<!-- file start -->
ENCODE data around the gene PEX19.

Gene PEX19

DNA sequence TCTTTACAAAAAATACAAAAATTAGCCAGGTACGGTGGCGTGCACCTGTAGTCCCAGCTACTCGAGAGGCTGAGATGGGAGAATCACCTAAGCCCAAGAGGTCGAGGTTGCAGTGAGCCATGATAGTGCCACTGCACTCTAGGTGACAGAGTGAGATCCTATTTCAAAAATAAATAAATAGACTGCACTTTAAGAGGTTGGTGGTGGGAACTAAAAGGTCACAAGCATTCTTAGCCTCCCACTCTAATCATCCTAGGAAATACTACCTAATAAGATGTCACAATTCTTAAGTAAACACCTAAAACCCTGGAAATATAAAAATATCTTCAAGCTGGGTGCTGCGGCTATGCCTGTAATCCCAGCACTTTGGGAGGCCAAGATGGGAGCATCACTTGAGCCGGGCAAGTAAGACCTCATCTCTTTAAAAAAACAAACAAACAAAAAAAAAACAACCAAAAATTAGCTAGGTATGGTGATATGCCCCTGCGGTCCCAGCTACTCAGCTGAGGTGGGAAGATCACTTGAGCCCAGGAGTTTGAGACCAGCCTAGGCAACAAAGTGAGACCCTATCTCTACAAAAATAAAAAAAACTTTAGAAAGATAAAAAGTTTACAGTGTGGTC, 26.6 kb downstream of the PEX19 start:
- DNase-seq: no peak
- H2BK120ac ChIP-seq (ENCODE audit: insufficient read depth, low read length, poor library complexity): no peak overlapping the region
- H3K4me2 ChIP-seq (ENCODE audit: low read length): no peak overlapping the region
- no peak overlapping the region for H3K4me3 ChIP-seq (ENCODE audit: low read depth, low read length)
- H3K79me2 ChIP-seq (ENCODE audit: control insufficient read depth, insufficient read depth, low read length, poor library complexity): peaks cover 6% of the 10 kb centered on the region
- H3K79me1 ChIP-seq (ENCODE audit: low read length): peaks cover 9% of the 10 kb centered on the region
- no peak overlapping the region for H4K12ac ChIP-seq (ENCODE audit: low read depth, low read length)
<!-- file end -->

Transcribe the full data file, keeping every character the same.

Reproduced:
ENCODE data around the gene PEX19.

Gene PEX19

DNA sequence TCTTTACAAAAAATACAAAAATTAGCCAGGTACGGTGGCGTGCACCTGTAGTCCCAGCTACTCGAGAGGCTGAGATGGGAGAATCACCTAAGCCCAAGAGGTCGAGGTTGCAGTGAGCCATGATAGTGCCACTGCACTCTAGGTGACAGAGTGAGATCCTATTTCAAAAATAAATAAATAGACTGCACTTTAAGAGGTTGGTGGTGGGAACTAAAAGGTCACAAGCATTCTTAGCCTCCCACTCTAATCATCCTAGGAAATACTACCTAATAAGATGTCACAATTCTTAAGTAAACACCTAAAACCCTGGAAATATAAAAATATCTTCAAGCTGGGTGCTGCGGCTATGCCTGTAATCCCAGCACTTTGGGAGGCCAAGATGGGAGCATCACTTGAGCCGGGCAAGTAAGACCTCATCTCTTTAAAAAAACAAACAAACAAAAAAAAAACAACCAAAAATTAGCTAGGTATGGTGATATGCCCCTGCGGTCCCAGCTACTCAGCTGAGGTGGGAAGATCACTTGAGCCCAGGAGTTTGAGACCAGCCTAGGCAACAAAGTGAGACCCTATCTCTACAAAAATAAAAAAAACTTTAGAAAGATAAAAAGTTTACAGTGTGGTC, 26.6 kb downstream of the PEX19 start:
- DNase-seq: no peak
- H2BK120ac ChIP-seq (ENCODE audit: insufficient read depth, low read length, poor library complexity): no peak overlapping the region
- H3K4me2 ChIP-seq (ENCODE audit: low read length): no peak overlapping the region
- no peak overlapping the region for H3K4me3 ChIP-seq (ENCODE audit: low read depth, low read length)
- H3K79me2 ChIP-seq (ENCODE audit: control insufficient read depth, insufficient read depth, low read length, poor library complexity): peaks cover 6% of the 10 kb centered on the region
- H3K79me1 ChIP-seq (ENCODE audit: low read length): peaks cover 9% of the 10 kb centered on the region
- no peak overlapping the region for H4K12ac ChIP-seq (ENCODE audit: low read depth, low read length)